Formula 1 teams have again rejected the idea of bringing customer cars back to grand prix racing.
With attempts to bring in a budget cap or radical cost control having failed, there were fresh discussions at the Italian Grand Prix about other options to help the smaller outfits.
One suggestion discussed during a meeting of F1's Strategy Group was for chassis to be removed from the list of parts that teams must make themselves.
If this happened, it would open the way for smaller outfits to buy cars from the bigger manufacturers.
But it was decided that being a championship for teams as well as drivers was one of F1's major strengths, and the chassis plan was consequently rejected.
However, the bigger teams remain open to the idea of third cars being run in the event that some smaller teams fall off the grid because they cannot afford to continue.
Ferrari team boss Marco Mattiacci admitted that a third car plan would be preferable to customer outfits, but said it was not a priority for him at present.
"I think that if we keep calling this a constructors' championship, the constructors have to build the chassis," he said. "Otherwise you're going to dilute the DNA of Formula 1.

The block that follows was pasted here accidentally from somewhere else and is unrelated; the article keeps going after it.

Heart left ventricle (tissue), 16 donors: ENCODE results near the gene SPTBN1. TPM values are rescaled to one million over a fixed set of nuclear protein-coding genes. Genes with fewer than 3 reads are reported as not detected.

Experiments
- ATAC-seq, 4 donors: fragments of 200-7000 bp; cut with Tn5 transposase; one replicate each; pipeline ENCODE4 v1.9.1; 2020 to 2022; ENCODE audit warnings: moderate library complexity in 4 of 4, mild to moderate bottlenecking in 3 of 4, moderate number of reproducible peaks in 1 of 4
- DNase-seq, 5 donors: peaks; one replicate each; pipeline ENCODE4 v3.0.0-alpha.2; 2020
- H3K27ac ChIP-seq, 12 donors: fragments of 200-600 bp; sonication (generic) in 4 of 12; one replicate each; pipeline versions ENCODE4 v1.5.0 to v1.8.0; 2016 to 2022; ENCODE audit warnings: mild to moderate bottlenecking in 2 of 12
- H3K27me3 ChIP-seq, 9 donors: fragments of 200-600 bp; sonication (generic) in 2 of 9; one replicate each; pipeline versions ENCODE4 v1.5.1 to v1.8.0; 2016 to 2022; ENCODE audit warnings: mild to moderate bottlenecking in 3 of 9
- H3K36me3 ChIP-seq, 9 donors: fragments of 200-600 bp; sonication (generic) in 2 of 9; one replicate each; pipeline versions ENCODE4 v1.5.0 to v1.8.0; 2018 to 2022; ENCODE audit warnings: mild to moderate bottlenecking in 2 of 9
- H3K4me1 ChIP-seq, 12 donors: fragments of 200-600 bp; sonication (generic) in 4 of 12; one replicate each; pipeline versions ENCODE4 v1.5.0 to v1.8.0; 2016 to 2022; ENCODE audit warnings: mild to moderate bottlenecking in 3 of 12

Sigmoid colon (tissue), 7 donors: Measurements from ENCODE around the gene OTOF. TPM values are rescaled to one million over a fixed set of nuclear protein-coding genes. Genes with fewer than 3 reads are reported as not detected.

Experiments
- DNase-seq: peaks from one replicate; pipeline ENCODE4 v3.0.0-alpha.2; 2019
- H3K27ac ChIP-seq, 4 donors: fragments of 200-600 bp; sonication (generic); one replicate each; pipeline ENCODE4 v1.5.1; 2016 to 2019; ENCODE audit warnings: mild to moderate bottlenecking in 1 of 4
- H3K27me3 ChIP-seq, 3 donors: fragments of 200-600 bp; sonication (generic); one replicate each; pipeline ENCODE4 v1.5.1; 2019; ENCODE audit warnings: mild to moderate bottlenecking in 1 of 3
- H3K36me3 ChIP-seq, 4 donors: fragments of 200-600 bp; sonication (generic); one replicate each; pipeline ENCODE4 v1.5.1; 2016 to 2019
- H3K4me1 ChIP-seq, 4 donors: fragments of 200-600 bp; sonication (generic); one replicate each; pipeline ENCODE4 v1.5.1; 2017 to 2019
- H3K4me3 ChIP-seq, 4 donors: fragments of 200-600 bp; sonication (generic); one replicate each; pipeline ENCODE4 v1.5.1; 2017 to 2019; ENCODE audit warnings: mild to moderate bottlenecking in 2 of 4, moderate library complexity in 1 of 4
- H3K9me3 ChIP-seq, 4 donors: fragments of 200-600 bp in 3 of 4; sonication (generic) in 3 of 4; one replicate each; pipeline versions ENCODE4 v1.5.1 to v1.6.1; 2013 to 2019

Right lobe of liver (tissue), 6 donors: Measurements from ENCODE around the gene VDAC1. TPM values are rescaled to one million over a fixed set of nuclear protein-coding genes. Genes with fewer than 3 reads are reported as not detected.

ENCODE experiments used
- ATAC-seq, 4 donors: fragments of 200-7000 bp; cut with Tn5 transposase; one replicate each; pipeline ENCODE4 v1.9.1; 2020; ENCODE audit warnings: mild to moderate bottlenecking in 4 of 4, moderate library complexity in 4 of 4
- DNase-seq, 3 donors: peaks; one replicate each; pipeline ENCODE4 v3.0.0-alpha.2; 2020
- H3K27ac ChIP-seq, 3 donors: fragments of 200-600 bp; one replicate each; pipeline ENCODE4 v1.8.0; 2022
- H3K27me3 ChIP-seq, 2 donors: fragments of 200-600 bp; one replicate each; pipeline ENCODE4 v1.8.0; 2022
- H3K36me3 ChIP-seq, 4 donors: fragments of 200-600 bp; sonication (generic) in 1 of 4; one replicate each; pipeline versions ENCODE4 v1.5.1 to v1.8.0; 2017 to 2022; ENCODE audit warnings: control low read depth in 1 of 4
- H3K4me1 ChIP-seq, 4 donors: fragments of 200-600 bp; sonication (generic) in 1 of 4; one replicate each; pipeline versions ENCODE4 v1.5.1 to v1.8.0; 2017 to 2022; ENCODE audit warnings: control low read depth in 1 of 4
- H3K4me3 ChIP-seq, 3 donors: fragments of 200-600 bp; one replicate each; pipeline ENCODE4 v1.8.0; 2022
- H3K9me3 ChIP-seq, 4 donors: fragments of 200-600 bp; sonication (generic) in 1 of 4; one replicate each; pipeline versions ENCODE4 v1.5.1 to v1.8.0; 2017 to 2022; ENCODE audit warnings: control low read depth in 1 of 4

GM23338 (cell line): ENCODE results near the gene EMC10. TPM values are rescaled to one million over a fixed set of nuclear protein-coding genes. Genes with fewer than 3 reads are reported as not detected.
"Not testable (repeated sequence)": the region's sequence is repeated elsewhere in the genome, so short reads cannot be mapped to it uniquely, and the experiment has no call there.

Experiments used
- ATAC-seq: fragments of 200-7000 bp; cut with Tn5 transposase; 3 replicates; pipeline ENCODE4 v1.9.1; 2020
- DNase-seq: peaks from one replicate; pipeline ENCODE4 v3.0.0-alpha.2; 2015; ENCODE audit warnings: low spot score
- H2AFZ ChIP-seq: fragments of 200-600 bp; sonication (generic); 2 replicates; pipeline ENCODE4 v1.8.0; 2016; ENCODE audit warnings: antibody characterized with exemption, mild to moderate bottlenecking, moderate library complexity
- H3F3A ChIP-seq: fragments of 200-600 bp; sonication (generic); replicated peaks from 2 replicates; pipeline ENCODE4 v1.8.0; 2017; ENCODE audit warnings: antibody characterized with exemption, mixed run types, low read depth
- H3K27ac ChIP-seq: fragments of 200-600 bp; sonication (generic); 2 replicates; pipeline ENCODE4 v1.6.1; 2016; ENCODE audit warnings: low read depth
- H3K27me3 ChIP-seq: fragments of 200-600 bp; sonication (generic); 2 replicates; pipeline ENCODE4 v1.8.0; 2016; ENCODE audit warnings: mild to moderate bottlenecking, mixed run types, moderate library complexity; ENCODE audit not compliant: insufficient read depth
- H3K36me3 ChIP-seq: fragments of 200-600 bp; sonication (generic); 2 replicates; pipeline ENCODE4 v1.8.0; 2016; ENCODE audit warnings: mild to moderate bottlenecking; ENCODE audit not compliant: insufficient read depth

"If it's a constructors' championship, you need to build something.
"On third cars, it is an option but I'm very focused on making sure my two cars work. So I don't want to think about a third one."
PARR CLAIMS PROVOCATIVE
Talk of third cars was prompted by a Tweet from former Williams CEO Adam Parr after the Italian Grand Prix.
He wrote: "This is the last year of F1 as we know it. In 2015 eight teams will contest the championship, with several teams entering three cars."
McLaren racing director Eric Boullier suggested Parr's claims went too far - even though he acknowledged not all the current grid would necessarily survive.
"I think he is being a bit provocative," said Boullier.
"We know anyway that F1 is going through a transition time.
"With car manufacturers in the last decade, budgets have literally gone through the roof and now we are in a different economic situation.
"There is some transition, so there are potentially a couple of teams that will suffer from this and I don't know if they will still be on the grid. But I don't think we will go to eight teams and three cars next year.
"There is as usual a lot of discussion around this situation, which is not comfortable for some teams.
"I hope there will be some understanding and development in the business model of F1 in the near future to not go that far and not be that provocative."